The Autumn Statement 5 December 2012
5 December 2012
While Chancellor George Osborne conceded that he would miss his own target for reducing the national deficit, extending austerity measures to 2018, he told MPs that Britain was still “on the right track”, adding that “turning back now would be a disaster”.
Giving his annual Autumn Statement in response to the Office for Budgetary Responsibility’s (OBR) latest annual growth and borrowing figures, Mr Osborne told Parliament that the economy was now forecast to shrink rather than grow as previously forecast, but pledged to continue working to cut the deficit.
Britain was heading in the right direction, he said, adding: “The road is hard, but we’re making progress.”
- Economic growth and borrowing
- Pensions, benefits and savings
- Infrastructure and transport
- View official documents and full Autumn Statement
The OBR significantly downgraded its growth forecast for 2012 from the 0.8% announced in March’s Budget to -0.1%. It has also downgraded its growth forecasts for the next four years: 1.2% (down from 2.1%) for 2013, 2% (down from 2.7%) for 2014, 2.3% (down from 3%) for 2015, and 2.7% (down from 3%) for 2016, with a growth forecast of 2.8% for 2017.
The deficit, which has fallen by a quarter in the last two years, is forecast to fall from 7.9% to 6.9% of GDP this year and continue falling to 1.6% by 2017-18.
Cash borrowing is also forecast to fall this year, although Mr Osborne admitted that the point at which debt was predicted to begin falling had now been delayed by a year to 2016-17.
The forecast for debt interest payments is £33 billion lower than predicted two years ago.
A spending review will take place in the first half of 2013.
This year’s Autumn Statement had a strong focus on businesses, with Mr Osborne reiterating comments made in previous Budget announcements that “Britain is open for business”.
One of the measures most likely to be welcomed by business owners was a ten-fold increase in the Annual Investment Allowance from £25,000 to £250,000 from 1 January 2013. Mr Osborne also announced a further 1% reduction in the headline rate of Corporation Tax from April 2014, bringing it down to 21%. This, said the Chancellor, would mean Britain had the lowest rate of any major western economy, making it more attractive to potential investors.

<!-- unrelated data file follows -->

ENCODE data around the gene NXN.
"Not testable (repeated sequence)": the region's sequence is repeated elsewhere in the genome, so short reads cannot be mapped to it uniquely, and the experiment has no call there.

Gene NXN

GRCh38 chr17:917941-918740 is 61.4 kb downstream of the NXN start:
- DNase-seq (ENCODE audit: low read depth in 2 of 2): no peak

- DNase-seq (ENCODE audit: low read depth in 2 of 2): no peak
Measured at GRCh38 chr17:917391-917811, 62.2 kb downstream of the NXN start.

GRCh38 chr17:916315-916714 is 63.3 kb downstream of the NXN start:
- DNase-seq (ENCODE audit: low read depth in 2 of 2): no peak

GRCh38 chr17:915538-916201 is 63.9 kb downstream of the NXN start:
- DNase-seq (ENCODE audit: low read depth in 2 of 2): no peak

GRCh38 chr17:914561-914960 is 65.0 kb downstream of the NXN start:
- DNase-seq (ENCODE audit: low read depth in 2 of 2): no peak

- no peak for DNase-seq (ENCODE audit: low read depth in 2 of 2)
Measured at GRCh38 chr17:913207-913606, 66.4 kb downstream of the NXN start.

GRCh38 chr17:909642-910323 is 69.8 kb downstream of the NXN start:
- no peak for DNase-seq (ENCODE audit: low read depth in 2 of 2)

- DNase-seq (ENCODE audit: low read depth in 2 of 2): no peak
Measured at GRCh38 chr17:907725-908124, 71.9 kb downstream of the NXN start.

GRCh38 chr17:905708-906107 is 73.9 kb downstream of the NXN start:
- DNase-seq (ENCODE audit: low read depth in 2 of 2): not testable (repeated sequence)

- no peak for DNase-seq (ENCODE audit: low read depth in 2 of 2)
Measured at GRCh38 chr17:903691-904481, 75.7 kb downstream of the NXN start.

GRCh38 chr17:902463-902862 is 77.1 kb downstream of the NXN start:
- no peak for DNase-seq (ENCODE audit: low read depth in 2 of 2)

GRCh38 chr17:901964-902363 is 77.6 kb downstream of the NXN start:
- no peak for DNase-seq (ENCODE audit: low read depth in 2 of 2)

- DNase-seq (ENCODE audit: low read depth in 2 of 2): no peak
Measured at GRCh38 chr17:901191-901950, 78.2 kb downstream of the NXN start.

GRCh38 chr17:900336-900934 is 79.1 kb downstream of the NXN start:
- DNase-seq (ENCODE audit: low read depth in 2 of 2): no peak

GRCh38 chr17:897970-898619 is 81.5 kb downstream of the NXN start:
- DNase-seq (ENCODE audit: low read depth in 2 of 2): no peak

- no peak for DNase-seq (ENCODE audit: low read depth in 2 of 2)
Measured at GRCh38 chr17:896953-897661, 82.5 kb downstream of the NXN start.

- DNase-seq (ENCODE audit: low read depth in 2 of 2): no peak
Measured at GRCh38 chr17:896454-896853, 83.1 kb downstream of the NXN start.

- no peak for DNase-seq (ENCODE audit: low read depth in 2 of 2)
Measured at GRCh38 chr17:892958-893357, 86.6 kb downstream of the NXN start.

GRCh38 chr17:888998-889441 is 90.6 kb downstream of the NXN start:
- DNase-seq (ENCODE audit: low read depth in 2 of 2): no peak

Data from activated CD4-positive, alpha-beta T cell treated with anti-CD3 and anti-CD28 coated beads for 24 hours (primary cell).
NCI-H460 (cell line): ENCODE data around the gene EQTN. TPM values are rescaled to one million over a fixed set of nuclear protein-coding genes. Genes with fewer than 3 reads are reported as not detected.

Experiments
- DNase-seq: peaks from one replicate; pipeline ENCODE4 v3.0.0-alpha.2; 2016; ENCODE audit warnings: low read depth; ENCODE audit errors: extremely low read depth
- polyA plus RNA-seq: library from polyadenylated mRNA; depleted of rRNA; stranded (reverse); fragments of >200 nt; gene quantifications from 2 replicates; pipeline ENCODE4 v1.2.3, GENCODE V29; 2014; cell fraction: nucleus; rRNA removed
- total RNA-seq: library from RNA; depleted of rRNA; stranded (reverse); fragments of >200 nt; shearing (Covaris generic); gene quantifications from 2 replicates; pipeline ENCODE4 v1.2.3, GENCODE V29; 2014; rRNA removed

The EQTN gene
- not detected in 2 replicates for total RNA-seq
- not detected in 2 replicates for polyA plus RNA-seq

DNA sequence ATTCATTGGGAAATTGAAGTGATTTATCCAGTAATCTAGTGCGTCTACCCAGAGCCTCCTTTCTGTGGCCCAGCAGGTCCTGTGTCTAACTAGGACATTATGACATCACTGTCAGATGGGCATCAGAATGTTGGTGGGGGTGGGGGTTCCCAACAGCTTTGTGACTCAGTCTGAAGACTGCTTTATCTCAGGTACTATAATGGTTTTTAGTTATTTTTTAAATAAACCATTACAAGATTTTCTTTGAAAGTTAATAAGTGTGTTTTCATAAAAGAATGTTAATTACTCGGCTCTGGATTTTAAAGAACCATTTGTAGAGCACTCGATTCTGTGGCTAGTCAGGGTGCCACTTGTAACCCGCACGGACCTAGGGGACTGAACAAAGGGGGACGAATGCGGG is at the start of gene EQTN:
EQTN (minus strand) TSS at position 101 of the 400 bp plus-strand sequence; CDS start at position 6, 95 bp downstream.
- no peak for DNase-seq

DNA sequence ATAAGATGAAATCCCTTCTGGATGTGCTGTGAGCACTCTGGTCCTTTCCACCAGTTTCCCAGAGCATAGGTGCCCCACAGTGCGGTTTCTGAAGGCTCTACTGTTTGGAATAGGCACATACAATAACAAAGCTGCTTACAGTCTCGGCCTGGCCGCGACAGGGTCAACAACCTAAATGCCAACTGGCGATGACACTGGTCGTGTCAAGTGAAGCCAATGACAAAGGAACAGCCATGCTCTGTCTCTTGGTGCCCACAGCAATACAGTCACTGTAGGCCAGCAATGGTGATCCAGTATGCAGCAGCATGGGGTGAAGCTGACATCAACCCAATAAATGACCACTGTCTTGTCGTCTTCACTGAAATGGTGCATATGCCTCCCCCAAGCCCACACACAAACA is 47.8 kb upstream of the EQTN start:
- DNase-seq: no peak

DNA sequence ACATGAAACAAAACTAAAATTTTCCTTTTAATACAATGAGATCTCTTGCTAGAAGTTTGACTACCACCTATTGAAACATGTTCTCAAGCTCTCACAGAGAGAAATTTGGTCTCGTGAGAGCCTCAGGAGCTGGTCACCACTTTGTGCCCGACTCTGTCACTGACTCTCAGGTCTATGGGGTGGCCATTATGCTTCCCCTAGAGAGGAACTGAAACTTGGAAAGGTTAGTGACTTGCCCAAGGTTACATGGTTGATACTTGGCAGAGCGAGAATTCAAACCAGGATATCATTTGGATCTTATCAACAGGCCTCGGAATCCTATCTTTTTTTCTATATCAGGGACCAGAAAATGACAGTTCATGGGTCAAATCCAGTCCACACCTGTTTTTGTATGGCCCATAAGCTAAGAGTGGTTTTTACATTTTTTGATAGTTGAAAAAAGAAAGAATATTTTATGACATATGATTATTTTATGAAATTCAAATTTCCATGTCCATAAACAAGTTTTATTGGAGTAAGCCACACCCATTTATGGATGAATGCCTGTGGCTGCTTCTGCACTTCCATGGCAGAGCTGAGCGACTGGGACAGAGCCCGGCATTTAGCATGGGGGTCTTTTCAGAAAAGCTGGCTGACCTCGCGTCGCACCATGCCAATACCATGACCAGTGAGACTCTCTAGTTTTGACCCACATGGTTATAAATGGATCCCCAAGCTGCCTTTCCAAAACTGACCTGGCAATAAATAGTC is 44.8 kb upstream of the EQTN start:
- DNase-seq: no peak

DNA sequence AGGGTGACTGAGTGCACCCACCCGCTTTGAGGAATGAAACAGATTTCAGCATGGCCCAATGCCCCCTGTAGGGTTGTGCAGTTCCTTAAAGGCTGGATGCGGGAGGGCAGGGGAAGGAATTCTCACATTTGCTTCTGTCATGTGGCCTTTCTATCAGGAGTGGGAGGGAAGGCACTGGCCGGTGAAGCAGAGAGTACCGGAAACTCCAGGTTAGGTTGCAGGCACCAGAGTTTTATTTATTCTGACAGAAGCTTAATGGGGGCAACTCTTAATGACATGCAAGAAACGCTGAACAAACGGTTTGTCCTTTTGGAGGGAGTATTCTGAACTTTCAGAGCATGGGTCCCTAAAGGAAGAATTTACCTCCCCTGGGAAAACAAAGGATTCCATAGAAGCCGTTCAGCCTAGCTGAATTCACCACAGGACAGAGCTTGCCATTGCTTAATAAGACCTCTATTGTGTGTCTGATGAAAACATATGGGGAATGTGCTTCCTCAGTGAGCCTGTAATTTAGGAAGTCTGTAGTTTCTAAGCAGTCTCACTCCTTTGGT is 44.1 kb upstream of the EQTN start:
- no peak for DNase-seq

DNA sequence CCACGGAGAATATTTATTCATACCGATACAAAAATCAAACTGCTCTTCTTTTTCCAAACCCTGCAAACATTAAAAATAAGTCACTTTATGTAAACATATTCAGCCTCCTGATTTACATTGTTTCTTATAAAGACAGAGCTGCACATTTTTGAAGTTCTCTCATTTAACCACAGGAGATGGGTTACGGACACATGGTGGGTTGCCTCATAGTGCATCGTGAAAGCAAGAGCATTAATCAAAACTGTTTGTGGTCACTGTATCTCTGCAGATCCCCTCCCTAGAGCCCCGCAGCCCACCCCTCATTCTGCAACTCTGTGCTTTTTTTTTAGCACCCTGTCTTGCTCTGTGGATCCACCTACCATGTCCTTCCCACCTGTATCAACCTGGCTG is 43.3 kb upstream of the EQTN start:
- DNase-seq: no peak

There was also good news for smaller firms with the announcement that the temporary doubling of the small business rate relief would be extended by a further year to April 2014.
Plans for a new business bank which will focus on lending to small and medium-sized businesses were confirmed by the Chancellor, who pledged extra capital of £1 billion.
Mr Osborne announced a further £235 increase in the income tax personal allowance from next year, bringing it up to £9,440. This rise will also be extended to higher rate taxpayers.
The threshold for the 40% rate of income tax will rise by 1% in 2014 and 2015, increasing it from £41,450 to £41,865 and then £42,285.
The Inheritance Tax threshold will rise from £325,000 to £329,000 between now and 2015-16, while the Capital Gains Tax annual exempt amount will increase by 1% over the same period until it reaches £11,100.
The Chancellor also revealed that the Government expects to claw back £5 billion over six years from UK residents with undisclosed Swiss bank accounts as the result of a treaty between the two countries.
Mr Osborne pledged to continue cracking down on illegal tax evasion, as well as aggressive tax avoidance schemes, announcing that HM Revenue and Customs would not have its budget cut, instead receiving a further £77 million to fund its fight against tax avoidance by corporates and wealthy individuals.
There was also good news for motorists after Mr Osborne announced that he was cancelling the planned 3p per litre rise in fuel duty which had been due to take effect in January 2013. There will also be no new tax on property.
The bank levy rate will increase from 0.088% to 0.130% next year.
The lifetime pension relief allowance will be reduced from £1.5 million to £1.25 million from 2014-15, while the annual tax-free allowance will be cut from £50,000 to £40,000.
A 2.5% rise in the basic state pension from next year will see people receiving £110.15 a week, while the capped drawdown limit for pensioners will be increased from 100% to 120%.
Most working age benefits will increase by 1% for the next three years, including jobseekers’ allowance, the employment and support allowance, income support, child tax credits and working tax credits.
Child benefit will rise by 1% for two years from April 2014.
Mr Osborne also announced that the overall ISA limit will be increased to £11,520 from next year.
Consultation will be carried out to include small and medium enterprises equity markets such as the AIM and comparable markets.
The annual average spend on the country’s infrastructure now stands at £33 billion, Mr Osborne revealed as he unveiled plans for greater capital investment in this area.
This included super-fast broadband being rolled out across 12 smaller cities, including Cambridge, Derby, Oxford and York, while £600 million is to be invested in scientific research.
An extra £1 billion has been earmarked for work to upgrade key sections of the A1, linking the A5 with the A1, upgrading the M25 and turning the A30 into a dual carriageway. A £1 billion loan will be provided to extend London’s Northern Line to Battersea, while the controversial High Speed 2 rail link, which is planned to run from London to Birmingham, will be extended to the North West and North Yorkshire.
The Chancellor announced that £1 billion would be used to improve good schools and build a further 100 free schools and academies, while £270 million will be invested in improvements at further education colleges.
Capital expenditure will also be used to fund 120,000 new homes, as well as flood defence schemes.